Ash Wednesday marks the beginning of this 40-day liturgical period of prayer and fasting or abstinence. Ash Wednesday derives its name from the practice of placing ashes on the foreheads of adherents as a reminder of our human mortality, and as a sign of mourning and repentance before God. Ash Wednesday is a day of repentance and it marks the beginning of Lent. Ashes were used in ancient times, according to the Bible, to express a person’s mourning. Dusting oneself with ashes was the penitent’s way of expressing sorrow for sins and faults. Ashes are the result of fire – they are the most basic form of any material. It serves to remind us that our bodies will one day die and be returned to their most basic form in the dust of the ground.
This was bad news for Adam. And it is bad news for us. Like Adam, we have come from dust, and to dust we will return. Throughout our lives, our dusty bodies remind us of our mortality, when they get sick, or when they work imperfectly, or when they age, or when they stop working altogether.
Often, our bodies are the instruments of sin, rather than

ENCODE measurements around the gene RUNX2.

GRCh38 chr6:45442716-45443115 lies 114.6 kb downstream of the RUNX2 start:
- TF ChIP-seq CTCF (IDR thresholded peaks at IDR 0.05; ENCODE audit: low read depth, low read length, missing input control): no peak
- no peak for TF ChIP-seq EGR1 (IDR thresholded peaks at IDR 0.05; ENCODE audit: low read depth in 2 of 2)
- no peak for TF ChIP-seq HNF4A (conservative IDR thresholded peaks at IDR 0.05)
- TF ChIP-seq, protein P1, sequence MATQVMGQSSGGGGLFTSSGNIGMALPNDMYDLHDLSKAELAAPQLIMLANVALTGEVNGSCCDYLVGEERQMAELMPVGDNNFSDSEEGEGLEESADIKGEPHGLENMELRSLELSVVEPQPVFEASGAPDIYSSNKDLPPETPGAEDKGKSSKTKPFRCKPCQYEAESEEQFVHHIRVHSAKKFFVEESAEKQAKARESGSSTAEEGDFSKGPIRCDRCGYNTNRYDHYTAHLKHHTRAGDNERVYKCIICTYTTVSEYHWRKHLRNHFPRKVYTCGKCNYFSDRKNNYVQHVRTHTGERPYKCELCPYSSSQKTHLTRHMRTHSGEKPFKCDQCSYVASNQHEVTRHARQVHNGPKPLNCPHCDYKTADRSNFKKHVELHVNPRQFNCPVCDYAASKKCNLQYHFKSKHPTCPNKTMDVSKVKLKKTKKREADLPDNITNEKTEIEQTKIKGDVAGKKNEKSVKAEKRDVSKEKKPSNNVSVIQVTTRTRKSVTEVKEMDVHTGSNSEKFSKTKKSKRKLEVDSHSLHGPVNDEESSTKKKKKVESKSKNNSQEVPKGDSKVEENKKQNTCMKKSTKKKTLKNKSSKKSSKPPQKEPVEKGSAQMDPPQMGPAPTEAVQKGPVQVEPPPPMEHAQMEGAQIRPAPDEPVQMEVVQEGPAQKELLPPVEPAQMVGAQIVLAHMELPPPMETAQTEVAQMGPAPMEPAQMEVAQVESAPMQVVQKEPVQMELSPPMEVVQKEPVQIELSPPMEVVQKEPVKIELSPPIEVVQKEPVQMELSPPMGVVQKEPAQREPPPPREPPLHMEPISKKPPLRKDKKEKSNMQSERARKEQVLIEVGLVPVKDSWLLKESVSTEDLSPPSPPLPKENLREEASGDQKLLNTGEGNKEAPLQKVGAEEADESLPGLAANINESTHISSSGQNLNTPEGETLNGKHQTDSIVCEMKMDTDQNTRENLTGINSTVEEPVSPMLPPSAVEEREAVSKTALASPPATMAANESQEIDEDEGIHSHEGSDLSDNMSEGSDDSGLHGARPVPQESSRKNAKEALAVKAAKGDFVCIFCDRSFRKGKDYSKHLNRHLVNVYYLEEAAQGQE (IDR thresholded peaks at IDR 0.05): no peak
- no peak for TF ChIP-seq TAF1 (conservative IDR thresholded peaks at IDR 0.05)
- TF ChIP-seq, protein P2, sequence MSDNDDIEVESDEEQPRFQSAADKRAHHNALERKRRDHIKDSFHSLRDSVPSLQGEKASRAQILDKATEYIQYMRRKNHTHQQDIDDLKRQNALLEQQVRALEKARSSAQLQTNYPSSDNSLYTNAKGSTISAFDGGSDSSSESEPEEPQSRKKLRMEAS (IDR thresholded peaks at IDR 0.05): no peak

of God-honoring works of worship. Of course, many good things come from our
bodies, including new human life, fulfilling work, loving embraces, and acts of
charity. The inherent goodness of our bodies has not been obliterated by sin,
though it has been tarnished and twisted.
So Ash Wednesday begins with bad news. It invites us into a time of extended contemplation and contrition, as we consider during Lent just how much we need One to save us from our sin. Ash Wednesday also signifies hope. The ashes that are imposed on our heads form the shape of a cross. Sometimes these crosses are obvious; sometimes more subtle, but the very stuff that symbolizes our mortality and sin also alludes to that which has set us free. It reminds us that God has entered into our human condition in order to break the power of sin and welcome us into the fullness of his eternal life. It is not a day to focus on the cross so much as a time to begin to realize just how much we need the cross.
May what we fast from during Lent be minor in comparison
to what God can help us add to improve our relationship with Him.